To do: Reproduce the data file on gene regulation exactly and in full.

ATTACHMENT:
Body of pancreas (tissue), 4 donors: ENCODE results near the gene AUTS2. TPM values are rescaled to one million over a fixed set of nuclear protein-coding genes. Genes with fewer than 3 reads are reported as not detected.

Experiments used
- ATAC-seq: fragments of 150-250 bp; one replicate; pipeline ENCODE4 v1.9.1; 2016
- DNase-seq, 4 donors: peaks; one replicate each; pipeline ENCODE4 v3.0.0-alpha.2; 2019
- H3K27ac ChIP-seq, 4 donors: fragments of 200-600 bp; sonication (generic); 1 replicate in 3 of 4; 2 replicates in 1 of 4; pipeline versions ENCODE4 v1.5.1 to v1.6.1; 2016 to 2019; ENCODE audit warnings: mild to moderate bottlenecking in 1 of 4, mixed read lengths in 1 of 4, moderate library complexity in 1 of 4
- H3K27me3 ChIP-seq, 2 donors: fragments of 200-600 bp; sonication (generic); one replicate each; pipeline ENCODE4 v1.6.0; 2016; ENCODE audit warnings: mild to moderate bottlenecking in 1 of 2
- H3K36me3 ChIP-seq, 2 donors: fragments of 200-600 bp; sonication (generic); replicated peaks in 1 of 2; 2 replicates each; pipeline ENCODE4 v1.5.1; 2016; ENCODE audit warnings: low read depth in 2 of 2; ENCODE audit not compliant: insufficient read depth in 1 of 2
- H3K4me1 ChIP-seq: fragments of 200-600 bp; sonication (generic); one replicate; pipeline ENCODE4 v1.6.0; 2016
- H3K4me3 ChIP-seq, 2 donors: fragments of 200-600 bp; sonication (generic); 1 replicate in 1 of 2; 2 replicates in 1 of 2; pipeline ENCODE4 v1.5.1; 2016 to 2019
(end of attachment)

Body of pancreas (tissue), 4 donors: ENCODE results near the gene AUTS2. TPM values are rescaled to one million over a fixed set of nuclear protein-coding genes. Genes with fewer than 3 reads are reported as not detected.

Experiments used
- ATAC-seq: fragments of 150-250 bp; one replicate; pipeline ENCODE4 v1.9.1; 2016
- DNase-seq, 4 donors: peaks; one replicate each; pipeline ENCODE4 v3.0.0-alpha.2; 2019
- H3K27ac ChIP-seq, 4 donors: fragments of 200-600 bp; sonication (generic); 1 replicate in 3 of 4; 2 replicates in 1 of 4; pipeline versions ENCODE4 v1.5.1 to v1.6.1; 2016 to 2019; ENCODE audit warnings: mild to moderate bottlenecking in 1 of 4, mixed read lengths in 1 of 4, moderate library complexity in 1 of 4
- H3K27me3 ChIP-seq, 2 donors: fragments of 200-600 bp; sonication (generic); one replicate each; pipeline ENCODE4 v1.6.0; 2016; ENCODE audit warnings: mild to moderate bottlenecking in 1 of 2
- H3K36me3 ChIP-seq, 2 donors: fragments of 200-600 bp; sonication (generic); replicated peaks in 1 of 2; 2 replicates each; pipeline ENCODE4 v1.5.1; 2016; ENCODE audit warnings: low read depth in 2 of 2; ENCODE audit not compliant: insufficient read depth in 1 of 2
- H3K4me1 ChIP-seq: fragments of 200-600 bp; sonication (generic); one replicate; pipeline ENCODE4 v1.6.0; 2016
- H3K4me3 ChIP-seq, 2 donors: fragments of 200-600 bp; sonication (generic); 1 replicate in 1 of 2; 2 replicates in 1 of 2; pipeline ENCODE4 v1.5.1; 2016 to 2019